By Amanda Kim Stairrett
Fort Hood Herald
Terry Bearden and his siblings heard their father's stories for years, funny tales about soldiers' antics in Texas and abroad. It wasn't until former Sgt. Bob Bearden, a paratrooper who fought on D-Day and was captured by the Germans, visited France 15 years ago that his loved ones learned of the other stories.
The Bearden family knew a little about Bob's service, but they didn't get details until more than 50 years later.
These new stories focused more on the combat Bob saw as a young soldier during World War II and his experiences as a prisoner of war.
"We didn't have any idea what he actually went through," Terry said Monday during a celebration at Fort Hood in his father's honor.
More than 66 years after he made that jump over France with 82nd Airborne Division's H Company, 507th Parachute Infantry Regiment, Bob was presented with the Combat Infantryman Badge, Bronze Star, Purple Heart, Presidential Unit Citation, Prisoner of War Medal, American Defense Service Medal, American Campaign Medal, European-African-Middle Eastern Campaign Medal with one Bronze Service Star and Bronze Arrowhead Device, World War II Victory Medal, French Fourragere, Expert Badge with Rifle Bar, Basic Parachutist Badge with one Bronze Service Star and Honorable Service Lapel Button-WWII.
Monday's event was the result of an effort between Bearden's friends and family, the Army, Department of Veterans Affairs and Sen. Kay Bailey Hutchison's office in Washington.
This kind of process is long and involved, said Maj. Gen. William Grimsley, III Corps and Fort Hood acting senior mission commander, because officials must go through service records and ensure the right people are getting the right recognition.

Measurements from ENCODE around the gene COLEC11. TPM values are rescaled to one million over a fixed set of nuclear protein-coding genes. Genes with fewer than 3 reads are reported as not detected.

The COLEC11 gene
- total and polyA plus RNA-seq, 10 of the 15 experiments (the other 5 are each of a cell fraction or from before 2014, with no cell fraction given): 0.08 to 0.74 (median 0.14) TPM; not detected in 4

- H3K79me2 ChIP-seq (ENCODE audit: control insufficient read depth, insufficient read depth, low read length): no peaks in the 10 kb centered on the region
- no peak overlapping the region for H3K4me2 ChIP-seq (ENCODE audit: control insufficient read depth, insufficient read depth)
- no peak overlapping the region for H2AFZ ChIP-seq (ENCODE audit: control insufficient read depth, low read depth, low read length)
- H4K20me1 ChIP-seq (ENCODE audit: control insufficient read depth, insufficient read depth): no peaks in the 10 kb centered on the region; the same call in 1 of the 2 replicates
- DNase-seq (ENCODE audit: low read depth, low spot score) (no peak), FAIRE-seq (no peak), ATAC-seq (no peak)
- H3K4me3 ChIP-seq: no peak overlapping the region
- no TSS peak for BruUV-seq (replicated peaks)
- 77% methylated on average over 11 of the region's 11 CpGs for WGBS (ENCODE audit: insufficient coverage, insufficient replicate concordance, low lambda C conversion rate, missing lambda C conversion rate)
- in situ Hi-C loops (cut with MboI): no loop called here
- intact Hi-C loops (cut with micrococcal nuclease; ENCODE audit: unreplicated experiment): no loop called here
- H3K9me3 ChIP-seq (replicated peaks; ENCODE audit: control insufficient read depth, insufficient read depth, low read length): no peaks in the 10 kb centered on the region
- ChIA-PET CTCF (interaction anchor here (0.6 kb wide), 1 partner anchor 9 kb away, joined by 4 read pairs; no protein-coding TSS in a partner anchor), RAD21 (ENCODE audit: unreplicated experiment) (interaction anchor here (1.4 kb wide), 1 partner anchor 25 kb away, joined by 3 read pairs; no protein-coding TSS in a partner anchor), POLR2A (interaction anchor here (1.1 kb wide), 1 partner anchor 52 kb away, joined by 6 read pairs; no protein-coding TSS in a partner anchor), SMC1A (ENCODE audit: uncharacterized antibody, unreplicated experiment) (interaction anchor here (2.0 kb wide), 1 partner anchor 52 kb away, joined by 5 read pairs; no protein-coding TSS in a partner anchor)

Receiving the Combat Infantryman Badge was important to those who initiated Bearden's award inquiry, and was perhaps the hardest to get approved. Rightfully so. Grimsley said soldiers are "very protective" of awards like that.
As Grimsley affixed the badge to Bearden's tan jump suit, the former sergeant told the general, "This is the one."
"Absolutely," Grimsley said, tapping his.
It's important to infantrymen, Grimsley said later, because "we're the only ones who get it" and it provides a nice line of continuity through the generations.
Bearden, who is 87, said he was no hero.
"I was trying to get back to Killeen, Texas, to my mommy," he said with a smile last week while describing a seemingly heroic fight that involved him, Germans, grenades and a hail of gunfire.
"I've never been a hero and I ain't today," he added.
Instead, Bearden insisted the heroes were the ones who didn't make it home. He said there was only one way he could accept Monday's awards and honors.
"I can do it in all humility knowing that the heroes are under those white crosses," Bearden said.
Bearden wrote a book about his experiences: "To D-Day and Back: Adventures with the 507th Parachute Infantry Regiment and Life as a World War II POW: A memoir." It was published in October 2007 and is available on his website, www.boblbearden.com.
Terry said the trip back to France 15 years ago helped his father open up about his experiences. Terry is thankful, too, because he said it was important to share Bob's stories because there aren't many veterans of his era left.
"He's walking history right there," Terry said.
Contact Amanda Kim Stairrett at firstname.lastname@example.org or (254) 501-7547. Follow her on Twitter at KDHmilitary.